“Substance abuse affects teenagers’ brain development by interfering with neurotransmitters and damaging connections within the brain, creating problems with memory and emotional development, causing missed opportunities during a period of heightened learning potential, ingraining expectations of unhealthy habits into brain circuitry, and reducing the ability to experience pleasure.”
The PHA has been alerting organisations on the ground to the issue of vaping of a liquid form of cannabis through the Drug and Alcohol Monitoring and Information System (DAMIS). Alerts and requests for information about the dangers of drugs and other substances, to and from those who work closest with those affected by drug and alcohol misuse, are frequently issued through DAMIS. This helps get the information to those in the community who work closest with young people and drug users, highlighting these reported incidents and offering harm reduction advice that can be communicated quickly.
Michael continued: “If you think you might have a problem with alcohol and/or drugs and would like to get help, please visit www.drugsandalcoholni.info for information on support services near you.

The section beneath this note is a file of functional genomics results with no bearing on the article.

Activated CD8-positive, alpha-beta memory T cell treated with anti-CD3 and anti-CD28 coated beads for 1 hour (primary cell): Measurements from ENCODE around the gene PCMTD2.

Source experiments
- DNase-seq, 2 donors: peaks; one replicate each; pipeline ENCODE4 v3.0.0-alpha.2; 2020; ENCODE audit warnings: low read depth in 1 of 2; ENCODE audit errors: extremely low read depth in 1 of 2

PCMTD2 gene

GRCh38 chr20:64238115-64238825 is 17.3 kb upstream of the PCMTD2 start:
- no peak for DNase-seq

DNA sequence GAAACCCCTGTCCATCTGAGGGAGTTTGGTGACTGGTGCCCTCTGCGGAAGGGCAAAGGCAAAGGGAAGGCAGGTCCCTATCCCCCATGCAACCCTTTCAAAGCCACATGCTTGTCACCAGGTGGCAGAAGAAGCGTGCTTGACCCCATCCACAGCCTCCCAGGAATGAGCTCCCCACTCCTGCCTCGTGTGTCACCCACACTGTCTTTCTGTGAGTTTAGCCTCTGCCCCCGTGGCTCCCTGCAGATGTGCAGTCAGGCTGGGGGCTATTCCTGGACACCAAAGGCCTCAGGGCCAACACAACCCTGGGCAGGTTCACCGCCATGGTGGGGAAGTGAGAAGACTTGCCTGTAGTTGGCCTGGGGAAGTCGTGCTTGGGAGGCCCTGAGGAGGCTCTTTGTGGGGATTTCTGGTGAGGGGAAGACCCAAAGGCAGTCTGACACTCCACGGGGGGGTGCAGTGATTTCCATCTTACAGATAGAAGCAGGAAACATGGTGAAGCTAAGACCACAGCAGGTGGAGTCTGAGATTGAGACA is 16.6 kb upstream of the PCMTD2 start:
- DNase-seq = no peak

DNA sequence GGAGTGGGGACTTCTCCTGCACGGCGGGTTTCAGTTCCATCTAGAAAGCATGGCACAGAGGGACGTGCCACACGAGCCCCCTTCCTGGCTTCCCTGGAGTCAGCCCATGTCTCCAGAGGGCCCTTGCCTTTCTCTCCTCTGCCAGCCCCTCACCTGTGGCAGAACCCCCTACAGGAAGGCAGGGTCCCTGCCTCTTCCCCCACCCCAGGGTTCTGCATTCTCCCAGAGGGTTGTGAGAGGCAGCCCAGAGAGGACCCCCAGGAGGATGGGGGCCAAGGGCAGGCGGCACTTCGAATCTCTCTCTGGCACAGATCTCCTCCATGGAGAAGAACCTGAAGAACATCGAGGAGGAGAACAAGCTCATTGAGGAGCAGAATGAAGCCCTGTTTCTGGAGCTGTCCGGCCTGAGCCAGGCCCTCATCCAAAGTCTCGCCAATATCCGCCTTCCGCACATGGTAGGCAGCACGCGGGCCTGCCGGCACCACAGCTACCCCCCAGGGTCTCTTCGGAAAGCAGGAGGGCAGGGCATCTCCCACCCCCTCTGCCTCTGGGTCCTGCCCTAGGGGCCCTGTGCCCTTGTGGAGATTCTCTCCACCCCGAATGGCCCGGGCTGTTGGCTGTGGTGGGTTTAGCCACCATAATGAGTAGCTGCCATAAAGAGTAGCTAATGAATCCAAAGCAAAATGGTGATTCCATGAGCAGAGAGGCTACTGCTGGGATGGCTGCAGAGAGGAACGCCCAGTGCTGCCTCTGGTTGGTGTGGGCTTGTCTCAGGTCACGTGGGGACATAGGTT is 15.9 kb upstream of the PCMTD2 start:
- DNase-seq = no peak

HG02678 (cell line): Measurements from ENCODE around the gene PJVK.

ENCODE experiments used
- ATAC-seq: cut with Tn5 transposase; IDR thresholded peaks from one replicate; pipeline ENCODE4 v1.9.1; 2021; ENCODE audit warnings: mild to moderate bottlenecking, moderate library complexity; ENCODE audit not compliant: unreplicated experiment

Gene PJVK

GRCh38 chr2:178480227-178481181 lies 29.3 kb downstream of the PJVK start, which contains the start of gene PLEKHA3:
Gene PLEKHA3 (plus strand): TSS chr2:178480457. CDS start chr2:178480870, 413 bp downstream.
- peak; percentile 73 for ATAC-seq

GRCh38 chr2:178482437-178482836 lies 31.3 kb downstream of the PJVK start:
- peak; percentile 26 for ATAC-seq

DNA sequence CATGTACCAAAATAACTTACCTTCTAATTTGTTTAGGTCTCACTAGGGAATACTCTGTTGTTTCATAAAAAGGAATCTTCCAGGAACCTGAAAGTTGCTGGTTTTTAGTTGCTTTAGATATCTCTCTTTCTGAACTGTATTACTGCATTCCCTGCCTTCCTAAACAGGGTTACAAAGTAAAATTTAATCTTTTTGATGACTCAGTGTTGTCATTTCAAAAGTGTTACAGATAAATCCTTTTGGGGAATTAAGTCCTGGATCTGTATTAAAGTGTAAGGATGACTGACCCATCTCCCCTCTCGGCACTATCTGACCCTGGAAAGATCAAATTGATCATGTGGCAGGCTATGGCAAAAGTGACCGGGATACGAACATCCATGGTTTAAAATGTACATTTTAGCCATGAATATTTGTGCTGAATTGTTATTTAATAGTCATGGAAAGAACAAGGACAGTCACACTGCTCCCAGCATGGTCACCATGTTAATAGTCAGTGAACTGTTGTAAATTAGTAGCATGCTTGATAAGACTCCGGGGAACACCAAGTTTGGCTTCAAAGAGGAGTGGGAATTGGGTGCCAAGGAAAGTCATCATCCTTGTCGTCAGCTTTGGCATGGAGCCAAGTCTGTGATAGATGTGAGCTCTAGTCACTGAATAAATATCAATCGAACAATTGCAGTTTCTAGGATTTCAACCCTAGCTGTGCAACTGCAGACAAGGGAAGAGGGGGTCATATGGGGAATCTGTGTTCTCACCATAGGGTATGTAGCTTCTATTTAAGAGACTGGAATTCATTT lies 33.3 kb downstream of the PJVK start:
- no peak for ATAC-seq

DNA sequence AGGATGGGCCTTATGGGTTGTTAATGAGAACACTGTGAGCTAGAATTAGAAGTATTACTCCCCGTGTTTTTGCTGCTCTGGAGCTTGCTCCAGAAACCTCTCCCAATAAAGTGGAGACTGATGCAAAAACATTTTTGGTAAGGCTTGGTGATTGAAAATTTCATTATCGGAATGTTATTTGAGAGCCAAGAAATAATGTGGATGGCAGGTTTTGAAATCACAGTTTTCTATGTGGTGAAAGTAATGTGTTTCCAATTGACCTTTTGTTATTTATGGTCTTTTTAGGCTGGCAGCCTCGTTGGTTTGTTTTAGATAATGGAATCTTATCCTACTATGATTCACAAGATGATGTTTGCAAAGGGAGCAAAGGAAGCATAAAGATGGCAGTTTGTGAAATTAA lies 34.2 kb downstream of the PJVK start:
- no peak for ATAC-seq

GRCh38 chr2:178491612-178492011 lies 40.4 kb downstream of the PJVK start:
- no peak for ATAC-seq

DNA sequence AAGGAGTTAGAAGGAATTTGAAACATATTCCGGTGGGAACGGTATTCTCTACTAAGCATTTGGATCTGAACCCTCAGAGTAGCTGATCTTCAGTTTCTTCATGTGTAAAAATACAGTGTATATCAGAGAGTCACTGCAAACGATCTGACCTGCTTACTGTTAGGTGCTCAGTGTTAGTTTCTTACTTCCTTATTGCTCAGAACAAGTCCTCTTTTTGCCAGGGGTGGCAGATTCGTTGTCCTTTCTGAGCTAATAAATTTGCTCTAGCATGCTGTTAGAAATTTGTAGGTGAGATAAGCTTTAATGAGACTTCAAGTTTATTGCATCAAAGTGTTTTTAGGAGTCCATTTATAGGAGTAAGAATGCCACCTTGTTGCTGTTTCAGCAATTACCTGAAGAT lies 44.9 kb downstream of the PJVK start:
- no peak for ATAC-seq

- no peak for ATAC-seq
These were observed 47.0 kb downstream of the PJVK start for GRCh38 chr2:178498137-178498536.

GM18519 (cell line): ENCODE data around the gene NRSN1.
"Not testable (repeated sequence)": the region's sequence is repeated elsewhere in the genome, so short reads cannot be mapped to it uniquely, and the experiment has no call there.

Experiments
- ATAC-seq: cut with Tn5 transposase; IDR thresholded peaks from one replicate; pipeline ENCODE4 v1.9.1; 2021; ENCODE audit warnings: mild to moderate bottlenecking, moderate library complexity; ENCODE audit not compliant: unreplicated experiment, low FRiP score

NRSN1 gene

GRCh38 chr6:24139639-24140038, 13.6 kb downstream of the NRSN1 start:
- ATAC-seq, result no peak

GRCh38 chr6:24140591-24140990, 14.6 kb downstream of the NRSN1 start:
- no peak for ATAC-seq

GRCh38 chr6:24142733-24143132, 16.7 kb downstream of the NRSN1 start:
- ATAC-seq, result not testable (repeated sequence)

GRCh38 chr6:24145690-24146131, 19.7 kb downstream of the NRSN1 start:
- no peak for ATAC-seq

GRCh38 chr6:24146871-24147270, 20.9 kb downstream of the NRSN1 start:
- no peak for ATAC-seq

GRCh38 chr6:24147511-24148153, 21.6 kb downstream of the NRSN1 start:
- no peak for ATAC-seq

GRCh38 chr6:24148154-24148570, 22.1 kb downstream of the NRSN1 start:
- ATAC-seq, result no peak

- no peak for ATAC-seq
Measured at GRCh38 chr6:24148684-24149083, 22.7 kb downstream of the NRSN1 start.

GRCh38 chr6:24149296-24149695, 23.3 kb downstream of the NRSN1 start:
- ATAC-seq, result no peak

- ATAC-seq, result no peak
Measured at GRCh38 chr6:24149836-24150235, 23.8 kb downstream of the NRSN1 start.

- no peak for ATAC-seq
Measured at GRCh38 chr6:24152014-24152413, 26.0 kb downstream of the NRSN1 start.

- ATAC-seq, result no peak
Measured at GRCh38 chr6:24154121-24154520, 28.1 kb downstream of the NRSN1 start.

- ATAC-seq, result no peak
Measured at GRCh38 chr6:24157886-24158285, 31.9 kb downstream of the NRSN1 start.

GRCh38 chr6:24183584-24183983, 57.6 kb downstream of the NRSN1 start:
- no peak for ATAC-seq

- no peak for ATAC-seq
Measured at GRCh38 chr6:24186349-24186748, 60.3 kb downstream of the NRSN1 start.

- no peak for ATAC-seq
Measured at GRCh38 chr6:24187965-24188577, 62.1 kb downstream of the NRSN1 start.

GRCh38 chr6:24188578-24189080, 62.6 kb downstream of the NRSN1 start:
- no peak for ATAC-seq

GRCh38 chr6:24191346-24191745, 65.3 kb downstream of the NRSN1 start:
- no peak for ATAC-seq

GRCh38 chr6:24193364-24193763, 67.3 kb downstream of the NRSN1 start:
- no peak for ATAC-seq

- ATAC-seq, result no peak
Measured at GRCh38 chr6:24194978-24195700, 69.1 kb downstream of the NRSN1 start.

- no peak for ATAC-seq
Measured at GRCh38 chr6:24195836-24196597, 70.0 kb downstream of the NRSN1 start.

“There is also a range of services available to you if you are affected by someone else’s drinking and/or drug misuse – information on these services is also available on this website. These services are available to you regardless of whether or not your loved one is receiving help for his or her alcohol and/or drug problem.
“I would encourage parents and guardians to talk to young people about the dangers of substance misuse. We know this isn’t an easy thing to do and we have a useful leaflet giving advice on how to approach this subject at www.pha.site/YourChildandDrugs“
Helpful tips for Parents/Guardians:
- Make the first move and bring up the topic of alcohol and drugs. Don’t wait until there’s a problem before you decide to talk.
- Take time to listen to what young people have to say.